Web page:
Iconic national parks like Yosemite aren’t usually an easy last minute trip. Lodging isn’t particularly quick to come by, and campsites are challenging to secure too. I’ve been meaning to visit for as long as I’ve lived in San Francisco, but somehow it’s just never happened. So after talking about it for long enough, availability aligned, and we made a reservation for three weeks later at the end of April. Finally, I’d visit Yosemite!
We left on Friday right after work. So by the time we had arrived, it was long past dark. The climb through the mountains and the following descent to the valley floor were obvious as we drove, but all the majestic beauty had simply faded into black. The valley walls that John Muir, champion and protector of Yosemite, had described as “mountains in size,” and “so compactly and harmoniously arranged … that the Valley, comprehensively seen, looks like an immense hall or temple lighted from above.” Those walls would have to wait, at least until the next morning.
En route we’d discovered that there was a winter weather advisory in effect for Yosemite overnight and for Saturday night as well. Filled with canvas tent cabins, Curry Village is the least expensive lodging available in the park, and the only option when we booked had been an unheated tent cabin with two single beds. Since it was practically May, we assumed we wouldn’t need the heat anyway. Now we weren’t so sure. Freezing temperatures were forecasted, and snow was possible.
We woke up the next morning to more than 5 inches of snow on the ground and more continuing to fall. Pillows, linens, and heavy wool blankets are provided, but if you come early (or late) in the season, you really still need a sleeping bag. Thankfully, ours were rated for freezing temperatures, and they actually kept us plenty warm, especially when we burrowed way down deep inside with no chance of noses or faces peaking out from within.
We agreed upon waking that the best possible place from which to watch the beauty of the ongoing snowfall was from the heated comfort of The Ahwahnee Hotel. Morning had come, but the view I had eagerly anticipated was still delayed, now clouded by snow and fog. We lingered and enjoyed the breakfast buffet and ample coffee until the snow finally stopped. Actually, it might be more accurate to say there was a break in the snow quickly followed by slushy rain and fat drops of melting snow. The temperature began to rise, but the rain remained, and only nearby roads were open.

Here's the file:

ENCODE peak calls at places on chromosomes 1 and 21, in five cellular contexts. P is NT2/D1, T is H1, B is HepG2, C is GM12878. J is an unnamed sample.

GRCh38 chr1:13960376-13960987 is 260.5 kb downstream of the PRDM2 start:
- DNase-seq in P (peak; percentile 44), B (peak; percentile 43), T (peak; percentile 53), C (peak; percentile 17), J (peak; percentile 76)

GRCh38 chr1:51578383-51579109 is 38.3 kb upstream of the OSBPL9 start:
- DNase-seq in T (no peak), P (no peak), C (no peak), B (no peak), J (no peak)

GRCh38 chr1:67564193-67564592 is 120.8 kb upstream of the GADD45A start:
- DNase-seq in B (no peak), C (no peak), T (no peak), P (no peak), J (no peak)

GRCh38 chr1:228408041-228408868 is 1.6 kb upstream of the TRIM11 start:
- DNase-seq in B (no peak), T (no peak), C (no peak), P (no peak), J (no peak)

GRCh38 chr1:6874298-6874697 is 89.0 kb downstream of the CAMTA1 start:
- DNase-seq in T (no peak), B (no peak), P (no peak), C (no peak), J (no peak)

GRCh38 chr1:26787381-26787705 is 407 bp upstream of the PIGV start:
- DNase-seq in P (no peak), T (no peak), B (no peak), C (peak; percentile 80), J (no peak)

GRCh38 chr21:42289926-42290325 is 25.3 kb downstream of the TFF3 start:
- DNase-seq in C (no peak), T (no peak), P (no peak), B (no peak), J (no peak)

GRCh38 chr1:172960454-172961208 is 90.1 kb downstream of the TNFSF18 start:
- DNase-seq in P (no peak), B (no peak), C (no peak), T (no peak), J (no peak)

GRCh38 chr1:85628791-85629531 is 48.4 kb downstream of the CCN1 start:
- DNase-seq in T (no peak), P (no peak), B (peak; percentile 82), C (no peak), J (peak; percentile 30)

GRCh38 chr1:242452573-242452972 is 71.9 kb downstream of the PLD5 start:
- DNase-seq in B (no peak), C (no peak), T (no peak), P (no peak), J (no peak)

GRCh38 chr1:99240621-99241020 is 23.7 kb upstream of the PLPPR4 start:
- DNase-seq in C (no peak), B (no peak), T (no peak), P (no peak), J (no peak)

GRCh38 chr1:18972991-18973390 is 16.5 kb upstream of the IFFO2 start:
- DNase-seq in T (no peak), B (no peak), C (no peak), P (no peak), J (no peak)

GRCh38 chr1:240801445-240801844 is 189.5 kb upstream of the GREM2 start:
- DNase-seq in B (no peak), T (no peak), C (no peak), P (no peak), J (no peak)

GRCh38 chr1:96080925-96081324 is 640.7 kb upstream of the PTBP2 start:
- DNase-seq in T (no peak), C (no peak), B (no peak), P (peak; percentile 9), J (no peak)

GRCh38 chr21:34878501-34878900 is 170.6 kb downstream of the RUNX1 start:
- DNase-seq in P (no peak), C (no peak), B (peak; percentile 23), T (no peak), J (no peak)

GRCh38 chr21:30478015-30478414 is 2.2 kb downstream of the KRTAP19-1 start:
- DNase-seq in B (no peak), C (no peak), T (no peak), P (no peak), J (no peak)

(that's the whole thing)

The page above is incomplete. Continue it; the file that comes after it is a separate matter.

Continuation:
We wandered along the valley floor and stopped at each of the waterfalls — Bridal Veil, Horse Tail and Yosemite Falls — while still mostly bundled up against the cold temperatures and often under an umbrella.
About an hour later, the rain eased, and the fog shifted moodily. By then we’d caught a glimpse of almost all the sights I’d hoped to see. An outline of El Capitan’s rock face was just visible beyond the fog. Highlighted for a moment and then gone again. Then the fog cleared enough that the walls slowly came into view. Only Half Dome stayed hopelessly out of sight.
The pitch and scale of those massive walls felt Gothic in magnitude, but to borrow words from Muir, “no temple made with hands can compare with Yosemite.”
We weren’t the only ones excited to see the weather lift. These two foxes happily played and lounged on the valley floor while visitors like us gathered and watched in wonder.
Sunday brought all the sunshine and warmth we’d originally expected of this trip, and finally views of both Upper and Lower Yosemite Falls and the exceedingly elusive Half Dome.
We hiked the popular Mist Trail to Vernal Falls, and then basked in the warm(er) temperatures atop that giant slab of granite.
On our way out of the park, we discovered that the road to Glacier Point had been reopened, and we couldn’t resist the diversion.
It was an unexpected first trip to Yosemite — a dramatic, almost cinematic unveiling of natural beauty that I felt lucky to behold.
P.S. – You probably noticed a new face in these photos! His name is Cesar, and one of the many things I love about him is that he’s always up for an adventure. He’s been a big part of my adventures over the last 8 months, and there are plenty more to come together. I’ve been meaning to share this for a while. Even considering my recent increased responsibility at work and the resulting travel, it’s overdue. Let’s just call it my own slow reveal.